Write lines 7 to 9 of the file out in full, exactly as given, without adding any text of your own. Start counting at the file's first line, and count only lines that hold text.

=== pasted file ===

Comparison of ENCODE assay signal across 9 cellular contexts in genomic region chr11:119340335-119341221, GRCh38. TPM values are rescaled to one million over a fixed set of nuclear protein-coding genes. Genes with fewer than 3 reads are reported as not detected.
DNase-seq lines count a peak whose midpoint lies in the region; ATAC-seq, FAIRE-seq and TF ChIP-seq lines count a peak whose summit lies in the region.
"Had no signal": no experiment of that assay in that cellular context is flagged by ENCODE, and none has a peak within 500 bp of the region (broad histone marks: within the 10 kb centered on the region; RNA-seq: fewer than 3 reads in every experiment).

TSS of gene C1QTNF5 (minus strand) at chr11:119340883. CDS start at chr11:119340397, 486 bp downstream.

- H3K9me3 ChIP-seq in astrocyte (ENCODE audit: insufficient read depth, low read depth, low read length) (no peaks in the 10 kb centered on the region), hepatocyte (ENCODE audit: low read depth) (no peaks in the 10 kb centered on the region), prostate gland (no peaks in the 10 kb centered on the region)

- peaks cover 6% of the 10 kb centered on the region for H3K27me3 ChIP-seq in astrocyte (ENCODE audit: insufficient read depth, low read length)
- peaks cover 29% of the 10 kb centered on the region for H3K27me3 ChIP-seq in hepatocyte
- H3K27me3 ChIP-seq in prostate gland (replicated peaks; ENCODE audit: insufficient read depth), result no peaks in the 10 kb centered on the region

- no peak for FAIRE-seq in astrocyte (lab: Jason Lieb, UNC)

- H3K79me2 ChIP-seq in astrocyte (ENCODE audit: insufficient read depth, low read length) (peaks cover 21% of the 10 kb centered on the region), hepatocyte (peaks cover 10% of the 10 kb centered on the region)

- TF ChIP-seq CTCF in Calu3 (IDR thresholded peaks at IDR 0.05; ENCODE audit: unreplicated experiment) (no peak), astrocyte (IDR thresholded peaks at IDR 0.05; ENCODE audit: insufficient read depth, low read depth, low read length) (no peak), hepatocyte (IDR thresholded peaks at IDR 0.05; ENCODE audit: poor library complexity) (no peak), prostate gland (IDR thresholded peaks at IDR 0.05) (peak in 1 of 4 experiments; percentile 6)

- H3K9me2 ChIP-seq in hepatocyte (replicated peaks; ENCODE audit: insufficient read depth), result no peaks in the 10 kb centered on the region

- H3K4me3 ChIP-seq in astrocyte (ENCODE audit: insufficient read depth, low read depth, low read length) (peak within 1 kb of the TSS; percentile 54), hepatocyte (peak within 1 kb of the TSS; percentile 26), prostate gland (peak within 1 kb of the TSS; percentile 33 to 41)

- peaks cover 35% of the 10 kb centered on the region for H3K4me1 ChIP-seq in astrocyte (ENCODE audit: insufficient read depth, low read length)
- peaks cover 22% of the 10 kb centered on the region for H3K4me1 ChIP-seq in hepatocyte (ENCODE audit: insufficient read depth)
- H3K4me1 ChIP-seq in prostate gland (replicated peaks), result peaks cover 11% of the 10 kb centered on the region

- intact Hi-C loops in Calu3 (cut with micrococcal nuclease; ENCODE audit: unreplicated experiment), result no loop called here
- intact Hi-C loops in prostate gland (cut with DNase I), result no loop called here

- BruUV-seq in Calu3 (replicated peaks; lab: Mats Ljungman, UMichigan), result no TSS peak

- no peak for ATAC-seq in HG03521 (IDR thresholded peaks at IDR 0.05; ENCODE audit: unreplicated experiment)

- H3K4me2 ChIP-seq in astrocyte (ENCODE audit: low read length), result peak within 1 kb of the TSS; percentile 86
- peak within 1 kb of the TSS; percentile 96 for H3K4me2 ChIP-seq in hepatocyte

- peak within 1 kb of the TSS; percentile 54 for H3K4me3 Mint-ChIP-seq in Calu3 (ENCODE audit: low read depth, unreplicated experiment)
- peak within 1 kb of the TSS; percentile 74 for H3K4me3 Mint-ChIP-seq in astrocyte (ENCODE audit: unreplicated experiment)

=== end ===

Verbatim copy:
- peaks cover 29% of the 10 kb centered on the region for H3K27me3 ChIP-seq in hepatocyte
- H3K27me3 ChIP-seq in prostate gland (replicated peaks; ENCODE audit: insufficient read depth), result no peaks in the 10 kb centered on the region

- no peak for FAIRE-seq in astrocyte (lab: Jason Lieb, UNC)